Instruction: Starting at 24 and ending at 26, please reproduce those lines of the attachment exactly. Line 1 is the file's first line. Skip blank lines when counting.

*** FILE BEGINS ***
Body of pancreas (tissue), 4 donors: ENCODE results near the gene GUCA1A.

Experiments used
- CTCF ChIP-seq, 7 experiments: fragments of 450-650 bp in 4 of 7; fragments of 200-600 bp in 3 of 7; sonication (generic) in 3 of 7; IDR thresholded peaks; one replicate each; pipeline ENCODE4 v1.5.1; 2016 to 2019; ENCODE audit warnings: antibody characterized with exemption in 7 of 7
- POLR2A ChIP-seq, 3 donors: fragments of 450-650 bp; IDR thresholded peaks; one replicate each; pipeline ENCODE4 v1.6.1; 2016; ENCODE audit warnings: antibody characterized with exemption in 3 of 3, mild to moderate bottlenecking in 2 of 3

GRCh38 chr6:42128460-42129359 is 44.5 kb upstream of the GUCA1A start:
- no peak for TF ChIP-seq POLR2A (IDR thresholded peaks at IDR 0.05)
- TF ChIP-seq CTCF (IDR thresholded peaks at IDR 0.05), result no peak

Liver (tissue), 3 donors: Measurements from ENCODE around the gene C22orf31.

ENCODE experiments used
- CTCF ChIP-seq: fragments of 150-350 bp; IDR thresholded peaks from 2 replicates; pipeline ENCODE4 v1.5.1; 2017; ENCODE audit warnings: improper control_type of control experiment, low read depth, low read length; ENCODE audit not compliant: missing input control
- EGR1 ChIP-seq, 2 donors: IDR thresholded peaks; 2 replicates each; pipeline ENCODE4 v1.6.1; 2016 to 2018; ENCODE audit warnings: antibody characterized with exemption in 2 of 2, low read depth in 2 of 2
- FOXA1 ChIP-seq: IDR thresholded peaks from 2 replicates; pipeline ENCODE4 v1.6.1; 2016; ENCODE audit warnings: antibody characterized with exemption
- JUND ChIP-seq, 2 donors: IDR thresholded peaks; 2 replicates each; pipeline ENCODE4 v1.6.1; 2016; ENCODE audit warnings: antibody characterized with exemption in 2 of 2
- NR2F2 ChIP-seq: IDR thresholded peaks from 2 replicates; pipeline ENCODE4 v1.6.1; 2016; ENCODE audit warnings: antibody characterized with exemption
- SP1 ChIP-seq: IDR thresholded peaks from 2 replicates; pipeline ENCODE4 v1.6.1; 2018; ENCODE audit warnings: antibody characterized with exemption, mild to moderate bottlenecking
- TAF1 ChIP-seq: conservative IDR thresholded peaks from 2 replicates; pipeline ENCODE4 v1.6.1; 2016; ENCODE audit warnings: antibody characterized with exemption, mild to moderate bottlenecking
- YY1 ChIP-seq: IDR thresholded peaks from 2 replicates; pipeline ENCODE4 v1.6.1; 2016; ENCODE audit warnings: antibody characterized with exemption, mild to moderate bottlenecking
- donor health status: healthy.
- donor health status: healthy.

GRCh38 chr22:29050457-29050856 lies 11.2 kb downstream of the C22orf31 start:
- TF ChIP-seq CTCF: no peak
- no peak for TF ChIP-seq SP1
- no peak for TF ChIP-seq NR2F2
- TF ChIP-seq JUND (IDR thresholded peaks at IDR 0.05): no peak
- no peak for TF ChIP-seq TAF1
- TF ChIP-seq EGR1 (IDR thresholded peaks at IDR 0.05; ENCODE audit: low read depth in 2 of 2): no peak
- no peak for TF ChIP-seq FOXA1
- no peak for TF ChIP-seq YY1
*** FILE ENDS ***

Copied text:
- TF ChIP-seq JUND (IDR thresholded peaks at IDR 0.05): no peak
- no peak for TF ChIP-seq TAF1
- TF ChIP-seq EGR1 (IDR thresholded peaks at IDR 0.05; ENCODE audit: low read depth in 2 of 2): no peak